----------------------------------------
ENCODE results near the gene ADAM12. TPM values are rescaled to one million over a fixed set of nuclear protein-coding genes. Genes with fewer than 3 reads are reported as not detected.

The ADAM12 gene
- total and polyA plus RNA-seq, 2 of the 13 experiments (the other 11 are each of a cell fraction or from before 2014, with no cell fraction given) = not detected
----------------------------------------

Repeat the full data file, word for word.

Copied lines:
ENCODE results near the gene ADAM12. TPM values are rescaled to one million over a fixed set of nuclear protein-coding genes. Genes with fewer than 3 reads are reported as not detected.

The ADAM12 gene
- total and polyA plus RNA-seq, 2 of the 13 experiments (the other 11 are each of a cell fraction or from before 2014, with no cell fraction given) = not detected